Basic Facts About Black Bears
The American black bear is the smallest of the three bears species found in North America, and are found only in North America. Black bears have short, non-retractable claws that give them an excellent tree-climbing ability.
© Mark Bennett
Black bear fur is usually a uniform color except for a brown muzzle and light markings that sometimes appear on their chests. Eastern populations are usually black in color while western populations often show brown, cinnamon, and blond coloration in addition to black. Black bears with white-bluish fur are known as Kermode (glacier) bears and these unique color phases are only found in coastal British Columbia, Canada.
American black bears are omnivorous: plants, fruits, nuts, insects, honey, salmon, small mammals and carrion. In northern regions, they eat spawning salmon.
Black bears will also occasionally kill young deer or moose calves.
It is estimated that there are at least 600,000 black bears in North America. In the United States, there are estimated to be over 300,000 individuals. However, the Louisiana black bear (Ursus americanus luteolu) and Florida black bear (Ursus americanus floridanus) are unique subspecies with small populations. The Louisiana black bear is federally listed as a threatened species and the Florida black bear is estimated to number 3,000.
The American black bear is distributed throughout North America, from Canada to Mexico and in at least 40 states in the U.S. They historically occupied nearly all of the forested regions of North America, but in the U.S. they are now restricted to the forested areas less densely occupied by humans. In Canada, black bears still inhabit most of their historic range except for the intensively farmed areas of the central plains. In Mexico, black bears were thought to have inhabited the mountainous regions of the northern states but are now limited to a few remnant populations.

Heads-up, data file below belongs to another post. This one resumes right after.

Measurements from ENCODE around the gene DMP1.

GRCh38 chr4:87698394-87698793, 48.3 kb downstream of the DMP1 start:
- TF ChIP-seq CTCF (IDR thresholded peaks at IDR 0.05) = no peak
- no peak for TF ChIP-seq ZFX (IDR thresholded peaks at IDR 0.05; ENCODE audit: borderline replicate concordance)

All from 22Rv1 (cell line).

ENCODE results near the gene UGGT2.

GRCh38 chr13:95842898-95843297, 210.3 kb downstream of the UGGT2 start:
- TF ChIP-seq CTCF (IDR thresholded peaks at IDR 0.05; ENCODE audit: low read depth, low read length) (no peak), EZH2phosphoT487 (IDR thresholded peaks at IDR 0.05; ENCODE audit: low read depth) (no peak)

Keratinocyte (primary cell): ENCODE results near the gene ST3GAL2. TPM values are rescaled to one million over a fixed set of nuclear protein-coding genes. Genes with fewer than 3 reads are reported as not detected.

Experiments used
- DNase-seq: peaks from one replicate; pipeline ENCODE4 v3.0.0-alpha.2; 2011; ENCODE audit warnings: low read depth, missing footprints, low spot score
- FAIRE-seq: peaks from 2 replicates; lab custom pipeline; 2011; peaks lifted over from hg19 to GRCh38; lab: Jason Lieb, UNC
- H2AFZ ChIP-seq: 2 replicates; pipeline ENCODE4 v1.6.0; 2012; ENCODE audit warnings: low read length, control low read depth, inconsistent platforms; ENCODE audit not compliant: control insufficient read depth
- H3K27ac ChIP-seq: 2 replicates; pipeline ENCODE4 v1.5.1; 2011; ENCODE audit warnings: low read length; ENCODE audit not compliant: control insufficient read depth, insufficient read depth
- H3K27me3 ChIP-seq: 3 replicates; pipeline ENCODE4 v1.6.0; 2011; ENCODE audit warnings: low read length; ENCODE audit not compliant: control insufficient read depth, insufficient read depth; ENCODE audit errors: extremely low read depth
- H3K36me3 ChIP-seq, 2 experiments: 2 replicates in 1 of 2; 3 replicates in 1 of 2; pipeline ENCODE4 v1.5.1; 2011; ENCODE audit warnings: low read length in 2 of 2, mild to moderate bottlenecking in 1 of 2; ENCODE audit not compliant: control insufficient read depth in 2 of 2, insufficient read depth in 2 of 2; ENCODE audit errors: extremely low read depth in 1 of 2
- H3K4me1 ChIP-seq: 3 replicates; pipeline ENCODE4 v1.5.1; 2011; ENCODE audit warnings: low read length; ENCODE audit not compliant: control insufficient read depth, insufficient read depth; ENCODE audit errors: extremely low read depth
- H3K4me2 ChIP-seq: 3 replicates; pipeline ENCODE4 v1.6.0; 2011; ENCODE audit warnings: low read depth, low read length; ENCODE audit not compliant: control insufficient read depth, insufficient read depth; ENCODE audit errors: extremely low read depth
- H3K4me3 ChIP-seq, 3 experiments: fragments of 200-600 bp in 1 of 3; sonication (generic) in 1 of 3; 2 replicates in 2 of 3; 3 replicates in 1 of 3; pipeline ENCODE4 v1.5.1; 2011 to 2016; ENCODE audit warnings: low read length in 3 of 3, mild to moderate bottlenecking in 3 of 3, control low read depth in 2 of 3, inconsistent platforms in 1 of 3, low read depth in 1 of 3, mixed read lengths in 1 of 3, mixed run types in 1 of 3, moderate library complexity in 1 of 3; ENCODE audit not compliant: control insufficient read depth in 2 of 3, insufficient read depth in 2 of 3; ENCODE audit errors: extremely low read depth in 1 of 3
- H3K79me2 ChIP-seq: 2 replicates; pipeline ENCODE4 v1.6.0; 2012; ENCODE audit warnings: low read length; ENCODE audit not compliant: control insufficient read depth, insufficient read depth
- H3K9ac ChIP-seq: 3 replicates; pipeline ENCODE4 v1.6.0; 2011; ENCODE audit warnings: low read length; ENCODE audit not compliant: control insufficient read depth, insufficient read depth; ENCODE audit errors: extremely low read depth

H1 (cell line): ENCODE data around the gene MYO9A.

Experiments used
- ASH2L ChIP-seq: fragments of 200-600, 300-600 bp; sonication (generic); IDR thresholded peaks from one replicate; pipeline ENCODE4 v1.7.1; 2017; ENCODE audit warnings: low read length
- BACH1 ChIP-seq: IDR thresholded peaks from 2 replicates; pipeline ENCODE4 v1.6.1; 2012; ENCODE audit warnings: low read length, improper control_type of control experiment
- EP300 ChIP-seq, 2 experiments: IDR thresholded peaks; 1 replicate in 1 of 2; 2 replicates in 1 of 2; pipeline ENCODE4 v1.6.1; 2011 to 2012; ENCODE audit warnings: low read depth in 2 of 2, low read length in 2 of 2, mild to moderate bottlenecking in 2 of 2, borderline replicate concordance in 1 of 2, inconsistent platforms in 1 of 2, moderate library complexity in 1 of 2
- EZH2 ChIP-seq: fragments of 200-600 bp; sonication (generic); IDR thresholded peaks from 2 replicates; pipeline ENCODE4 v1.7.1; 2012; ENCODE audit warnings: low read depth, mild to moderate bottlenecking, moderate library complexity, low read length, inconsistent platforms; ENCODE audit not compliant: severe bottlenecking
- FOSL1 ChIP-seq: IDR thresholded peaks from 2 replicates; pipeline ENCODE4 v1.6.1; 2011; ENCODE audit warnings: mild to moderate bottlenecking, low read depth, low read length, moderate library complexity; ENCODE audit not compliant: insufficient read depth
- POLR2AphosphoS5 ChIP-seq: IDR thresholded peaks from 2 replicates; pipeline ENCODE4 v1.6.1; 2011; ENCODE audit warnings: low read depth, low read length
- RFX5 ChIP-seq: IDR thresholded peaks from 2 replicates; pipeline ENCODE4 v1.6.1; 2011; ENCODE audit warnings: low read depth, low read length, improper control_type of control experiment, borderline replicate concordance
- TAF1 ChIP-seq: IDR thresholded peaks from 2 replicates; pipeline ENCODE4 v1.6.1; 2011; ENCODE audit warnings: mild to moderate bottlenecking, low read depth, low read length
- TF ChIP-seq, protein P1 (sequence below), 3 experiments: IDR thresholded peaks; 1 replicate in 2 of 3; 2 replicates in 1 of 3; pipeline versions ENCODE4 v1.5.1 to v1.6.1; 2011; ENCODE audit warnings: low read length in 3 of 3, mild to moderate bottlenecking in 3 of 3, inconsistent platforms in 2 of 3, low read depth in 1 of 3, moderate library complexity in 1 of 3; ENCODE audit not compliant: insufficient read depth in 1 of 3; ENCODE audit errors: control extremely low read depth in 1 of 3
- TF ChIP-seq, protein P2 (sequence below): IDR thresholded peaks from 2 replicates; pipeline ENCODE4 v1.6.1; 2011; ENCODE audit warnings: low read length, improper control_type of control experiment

Black bears are extremely adaptable and show a great variation in habitat types, though they are primarily found in forested areas with thick ground vegetation and an abundance of fruits, nuts, and vegetation. In the northern areas, they can be found in the tundra, and they will sometimes forage in fields or meadows.
Black bears tend to be solitary animals, with the exception of mothers and cubs. The bears usually forage alone, but will tolerate each other and forage in groups if there is an abundance of food in one area.
Most black bears hibernate depending on local weather conditions and availability of food during the winter months. In regions where there is a consistent food supply and warmer weather throughout the winter, bears may not hibernate at all or do so for a very brief time. Females give birth and usually remain denned throughout the winter, but males and females without young may leave their dens from time to time during winter months.
Mating Season: Summer.
Gestation: 63-70 days.
Litter Size: 1-6 cubs; 2 cubs are most common.
Cubs remain with the mother for a year and a half or more, even though they are weaned at 6-8 months of age. Females only reproduce every second year (or more). Should the young die for some reason, the female may reproduce again after only one year.
Height: 2-3 feet (.6-.9m) at shoulders
Length: 4-7 feet (1.2-2m) from nose to tip of tail
Weight: Males weigh an average of 150-300 lbs (68-158 kg), females are smaller. Exceptionally large males have been known to weigh 500-600 lbs (227-272 kg).
Lifespan: Average lifespan is around ten years, though black bears can live upward of 30 years in the wild.